The rest is history
Sheridan teacher awarded prestigious James Madison award
When an unexpected Fedex package arrived on Sheridan history teacher April Wuelfing’s doorstep recently, she didn’t think much of it. With three kids and all the online shopping being done lately, she figured it was something for the kids or her husband.
Setting the box aside to cook dinner, the package was forgotten. But later, a quick glance at the Virginia return label brought Wuelfing to the realization this wasn’t just any package – it was from the James Madison Fellowship.
Wuelfing had applied for the scholarship, which grants $24,000 to one educator per state, in March. Now that her kids were older, she figured she’d start applying this year in the hopes of starting her master’s studies someday soon. Maybe, she thought, her name would garner recognition after a few years of applications.
Turns out she stood out from the start – the unassuming package contained a binder which held a letter of acceptance and other information about the program and a directory of past Fellows.
“I was just so, so surprised,” Wuelfing recalled.
Wuelfing, who teaches 7th-12th grade social studies, government and history at Sheridan middle and high schools, will use the funds to pay for her pursuit of a master’s degree with a concentration in American constitutional history via an online program offered by Sam Houston State University. She said she is looking forward to relaying all the new knowledge she’ll receive from her master’s degree studies, not just in history but constitutional history in particular.
“Which I think with our politics and everything else being what it is, that there’s a little bit more interest in government and the constitution these days,” she said, “So I’m excited to be able to learn more to share with my students.”
The fellowship award also comes with other perks, including a month of studies next summer at Georgetown University in D.C. She’ll reside on campus with the 49 other Fellows, focusing on Constitutional studies taught by Georgetown law professors. The six credits from that experience will go towards her degree. Additionally, she’ll have a private meeting with a chief justice of the United States in the Supreme Court.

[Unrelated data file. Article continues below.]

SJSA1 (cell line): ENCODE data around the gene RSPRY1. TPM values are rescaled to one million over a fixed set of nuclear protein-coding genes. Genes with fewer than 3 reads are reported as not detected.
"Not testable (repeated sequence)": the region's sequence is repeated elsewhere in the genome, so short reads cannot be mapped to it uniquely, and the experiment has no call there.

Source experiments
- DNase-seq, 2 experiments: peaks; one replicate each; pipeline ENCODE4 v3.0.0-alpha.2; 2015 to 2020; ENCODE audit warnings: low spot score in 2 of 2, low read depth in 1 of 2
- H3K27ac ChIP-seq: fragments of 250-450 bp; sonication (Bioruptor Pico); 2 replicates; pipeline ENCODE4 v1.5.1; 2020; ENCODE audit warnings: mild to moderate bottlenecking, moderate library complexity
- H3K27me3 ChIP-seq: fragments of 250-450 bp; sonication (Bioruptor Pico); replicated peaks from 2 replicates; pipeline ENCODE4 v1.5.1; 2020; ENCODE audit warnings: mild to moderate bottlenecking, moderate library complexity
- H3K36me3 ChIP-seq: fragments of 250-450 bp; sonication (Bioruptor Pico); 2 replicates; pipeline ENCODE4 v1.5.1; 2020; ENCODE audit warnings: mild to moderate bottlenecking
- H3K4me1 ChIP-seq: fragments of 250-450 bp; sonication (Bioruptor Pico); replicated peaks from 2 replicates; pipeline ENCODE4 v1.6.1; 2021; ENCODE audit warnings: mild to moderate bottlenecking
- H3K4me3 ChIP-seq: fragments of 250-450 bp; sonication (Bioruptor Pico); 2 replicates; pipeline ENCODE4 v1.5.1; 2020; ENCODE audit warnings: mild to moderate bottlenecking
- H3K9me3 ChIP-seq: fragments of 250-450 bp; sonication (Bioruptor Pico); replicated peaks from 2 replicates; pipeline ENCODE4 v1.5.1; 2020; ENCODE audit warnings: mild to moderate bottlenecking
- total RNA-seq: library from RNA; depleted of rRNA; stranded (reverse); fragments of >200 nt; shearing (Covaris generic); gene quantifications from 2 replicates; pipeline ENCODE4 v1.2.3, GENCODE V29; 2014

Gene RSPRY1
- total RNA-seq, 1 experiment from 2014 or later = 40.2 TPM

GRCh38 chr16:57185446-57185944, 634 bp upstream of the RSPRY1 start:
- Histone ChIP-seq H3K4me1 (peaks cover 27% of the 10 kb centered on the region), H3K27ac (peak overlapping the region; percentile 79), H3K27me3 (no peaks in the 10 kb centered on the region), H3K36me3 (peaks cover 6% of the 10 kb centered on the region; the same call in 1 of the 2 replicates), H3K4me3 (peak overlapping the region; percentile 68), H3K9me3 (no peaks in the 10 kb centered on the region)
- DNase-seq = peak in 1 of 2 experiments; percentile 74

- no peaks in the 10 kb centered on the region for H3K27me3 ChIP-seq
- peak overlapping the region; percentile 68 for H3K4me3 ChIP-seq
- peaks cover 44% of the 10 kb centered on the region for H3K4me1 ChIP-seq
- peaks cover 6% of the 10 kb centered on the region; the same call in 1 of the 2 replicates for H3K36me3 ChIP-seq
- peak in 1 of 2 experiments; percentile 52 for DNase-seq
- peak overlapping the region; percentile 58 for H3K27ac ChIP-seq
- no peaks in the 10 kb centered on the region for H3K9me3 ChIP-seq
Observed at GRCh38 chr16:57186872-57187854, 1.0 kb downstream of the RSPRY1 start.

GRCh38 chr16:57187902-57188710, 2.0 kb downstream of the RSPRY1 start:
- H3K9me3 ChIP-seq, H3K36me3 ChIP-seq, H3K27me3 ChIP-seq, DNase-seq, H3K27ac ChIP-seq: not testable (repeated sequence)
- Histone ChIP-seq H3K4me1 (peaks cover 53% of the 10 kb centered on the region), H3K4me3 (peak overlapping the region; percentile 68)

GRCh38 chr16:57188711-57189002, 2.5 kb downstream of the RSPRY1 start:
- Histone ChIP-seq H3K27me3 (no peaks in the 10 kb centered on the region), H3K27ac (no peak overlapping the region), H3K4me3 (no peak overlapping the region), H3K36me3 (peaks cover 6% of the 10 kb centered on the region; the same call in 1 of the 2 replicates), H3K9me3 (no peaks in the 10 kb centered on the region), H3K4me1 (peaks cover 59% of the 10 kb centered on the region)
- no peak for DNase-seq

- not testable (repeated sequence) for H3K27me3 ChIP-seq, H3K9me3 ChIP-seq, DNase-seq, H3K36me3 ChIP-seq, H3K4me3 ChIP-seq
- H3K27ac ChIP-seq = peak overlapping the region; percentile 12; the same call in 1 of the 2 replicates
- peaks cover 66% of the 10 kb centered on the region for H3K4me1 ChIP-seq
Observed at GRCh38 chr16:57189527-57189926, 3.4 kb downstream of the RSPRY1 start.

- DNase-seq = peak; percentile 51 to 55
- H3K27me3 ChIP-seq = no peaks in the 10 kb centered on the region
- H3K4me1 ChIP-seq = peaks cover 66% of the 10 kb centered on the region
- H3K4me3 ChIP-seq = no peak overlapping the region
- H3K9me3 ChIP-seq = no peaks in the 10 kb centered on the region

Washington, D.C. will not be much of a culture shock for Wuelfing, who graduated from University of Montana Western, and has taught in Sheridan School District since she finished student teaching there a decade ago. Each spring as part of the Close Up program she takes a group of juniors to D.C. where they spend a week learning about the government, meeting with senators and representatives and taking in the sights of D.C. This year the trip is a bit delayed, but students should be heading to D.C. in the first week of June.
History may be her true passion, but business was actually Wuelfing’s first choice when she started college in Missoula. Three semesters in she found herself waking up early, tuning in to the History Channel to catch a show long before most of her college counterparts rolled out of bed. She realized business wasn’t for her, so she set out to pursue her true love, history, by transferring to Dillon.
And as they say, the rest is history.
Wuelfling will have a full plate rather soon – three classes begin this summer: Early National American History; Texas History and Methods of History. She also has two almost four-year-old twins, a six-year-old, and a ranch to care for. “It’s going to be a lot, but I’m excited,” she said